This announcement has certified that emoji are socially acceptable replacements for actual words.
Meet your Word of the Year - Face with Tears of Joy. (Just in case you couldn’t determine that for yourself)
According to SwiftKey, purveyor of all emoji usage, this particular laugh-cry face has dominated our text typing. More specifically, 20 per cent of all emoji use in the UK this year and 17 per cent in the US.
The institution justifies its choice by stating that laugh-cry face “best reflected the ethos, mood, and preoccupations of 2015.”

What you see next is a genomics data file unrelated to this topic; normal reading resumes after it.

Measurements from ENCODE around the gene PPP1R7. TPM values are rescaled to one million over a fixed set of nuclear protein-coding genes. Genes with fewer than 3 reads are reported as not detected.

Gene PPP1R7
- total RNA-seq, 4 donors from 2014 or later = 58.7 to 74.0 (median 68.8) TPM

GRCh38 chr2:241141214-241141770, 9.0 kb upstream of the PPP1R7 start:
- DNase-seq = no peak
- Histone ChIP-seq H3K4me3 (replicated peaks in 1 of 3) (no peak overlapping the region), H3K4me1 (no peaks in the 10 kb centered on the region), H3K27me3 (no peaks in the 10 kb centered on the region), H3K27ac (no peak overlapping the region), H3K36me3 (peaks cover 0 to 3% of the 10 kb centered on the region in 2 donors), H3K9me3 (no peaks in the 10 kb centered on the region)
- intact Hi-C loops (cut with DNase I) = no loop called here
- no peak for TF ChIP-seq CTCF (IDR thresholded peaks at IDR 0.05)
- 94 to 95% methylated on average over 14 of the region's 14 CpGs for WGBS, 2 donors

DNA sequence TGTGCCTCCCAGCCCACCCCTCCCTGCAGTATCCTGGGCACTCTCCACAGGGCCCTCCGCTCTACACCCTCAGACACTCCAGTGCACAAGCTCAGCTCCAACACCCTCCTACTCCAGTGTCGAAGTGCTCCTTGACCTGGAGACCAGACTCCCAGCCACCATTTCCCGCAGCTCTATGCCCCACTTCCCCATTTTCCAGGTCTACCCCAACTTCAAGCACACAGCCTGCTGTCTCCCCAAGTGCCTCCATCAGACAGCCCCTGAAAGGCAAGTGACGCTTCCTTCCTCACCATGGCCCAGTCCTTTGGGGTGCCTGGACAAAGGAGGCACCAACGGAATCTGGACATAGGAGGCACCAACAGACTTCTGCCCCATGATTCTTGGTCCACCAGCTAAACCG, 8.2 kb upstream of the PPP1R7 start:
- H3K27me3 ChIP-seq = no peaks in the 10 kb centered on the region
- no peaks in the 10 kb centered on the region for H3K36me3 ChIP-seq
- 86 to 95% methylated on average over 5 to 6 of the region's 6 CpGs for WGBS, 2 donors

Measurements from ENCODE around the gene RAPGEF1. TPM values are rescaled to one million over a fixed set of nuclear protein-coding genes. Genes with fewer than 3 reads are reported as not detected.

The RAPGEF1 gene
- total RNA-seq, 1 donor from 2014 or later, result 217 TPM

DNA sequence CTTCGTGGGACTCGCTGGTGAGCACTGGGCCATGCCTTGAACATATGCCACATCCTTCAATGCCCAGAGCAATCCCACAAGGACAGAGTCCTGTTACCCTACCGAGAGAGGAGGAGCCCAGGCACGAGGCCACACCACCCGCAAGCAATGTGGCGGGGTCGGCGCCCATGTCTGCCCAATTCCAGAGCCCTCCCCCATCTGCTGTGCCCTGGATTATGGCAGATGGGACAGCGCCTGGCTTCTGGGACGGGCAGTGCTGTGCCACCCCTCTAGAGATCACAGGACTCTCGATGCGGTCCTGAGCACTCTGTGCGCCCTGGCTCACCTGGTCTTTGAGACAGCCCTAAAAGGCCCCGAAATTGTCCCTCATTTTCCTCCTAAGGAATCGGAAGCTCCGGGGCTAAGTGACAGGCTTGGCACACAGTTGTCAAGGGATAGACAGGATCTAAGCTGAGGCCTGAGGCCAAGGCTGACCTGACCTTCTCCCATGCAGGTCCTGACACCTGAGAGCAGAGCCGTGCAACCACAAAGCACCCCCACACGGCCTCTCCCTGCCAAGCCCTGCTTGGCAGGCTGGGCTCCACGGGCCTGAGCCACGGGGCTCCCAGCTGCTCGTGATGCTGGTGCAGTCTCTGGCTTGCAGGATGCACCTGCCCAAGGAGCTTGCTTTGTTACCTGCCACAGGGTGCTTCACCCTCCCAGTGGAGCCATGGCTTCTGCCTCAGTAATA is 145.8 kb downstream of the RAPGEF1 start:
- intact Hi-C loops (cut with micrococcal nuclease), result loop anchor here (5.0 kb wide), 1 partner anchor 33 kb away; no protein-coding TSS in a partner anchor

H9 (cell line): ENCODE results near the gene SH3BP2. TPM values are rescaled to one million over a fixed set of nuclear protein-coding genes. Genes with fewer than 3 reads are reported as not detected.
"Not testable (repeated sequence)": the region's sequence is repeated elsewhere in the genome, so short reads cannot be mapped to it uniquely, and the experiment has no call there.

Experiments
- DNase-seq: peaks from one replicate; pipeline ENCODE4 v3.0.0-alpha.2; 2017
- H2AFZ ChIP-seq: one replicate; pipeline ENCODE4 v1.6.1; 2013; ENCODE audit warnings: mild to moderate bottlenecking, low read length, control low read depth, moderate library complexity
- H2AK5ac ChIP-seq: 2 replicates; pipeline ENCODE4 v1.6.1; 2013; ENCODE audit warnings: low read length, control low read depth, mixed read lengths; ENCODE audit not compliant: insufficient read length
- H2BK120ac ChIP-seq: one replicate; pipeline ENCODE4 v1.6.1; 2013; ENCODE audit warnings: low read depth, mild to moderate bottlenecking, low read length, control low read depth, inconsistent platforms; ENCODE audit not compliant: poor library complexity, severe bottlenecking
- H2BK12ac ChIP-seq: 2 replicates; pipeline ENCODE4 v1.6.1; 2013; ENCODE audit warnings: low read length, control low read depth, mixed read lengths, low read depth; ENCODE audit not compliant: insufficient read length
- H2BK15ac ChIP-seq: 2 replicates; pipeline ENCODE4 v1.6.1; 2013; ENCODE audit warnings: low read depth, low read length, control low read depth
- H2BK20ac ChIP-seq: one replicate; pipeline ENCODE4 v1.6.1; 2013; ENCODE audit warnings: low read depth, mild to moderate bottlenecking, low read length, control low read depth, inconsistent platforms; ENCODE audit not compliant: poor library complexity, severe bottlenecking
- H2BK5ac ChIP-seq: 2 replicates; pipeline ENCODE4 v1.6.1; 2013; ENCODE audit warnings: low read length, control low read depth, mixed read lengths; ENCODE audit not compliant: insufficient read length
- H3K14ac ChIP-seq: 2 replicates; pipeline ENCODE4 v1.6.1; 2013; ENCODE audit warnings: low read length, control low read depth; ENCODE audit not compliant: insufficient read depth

As for the word emoji, we’ve been using it thrice as much as the past year. Which begs the question - why didn’t Oxford Dictionaries attempt to hang on to its last shreds of credibility (after naming "selfie" as WOTY 2013) and name the word ‘emoji’ as Word of the Year instead?
In case you were wondering which were the other shame-faced contenders, here are the rejects.
The road to rejection is not an easy one. According to Oxford Dictionaries, candidates are selected from a research programme that trawls the web to identify up and coming words based on frequency of use amongst other factors. Also, WOTY doesn't necessarily make it into an Oxford dictionary.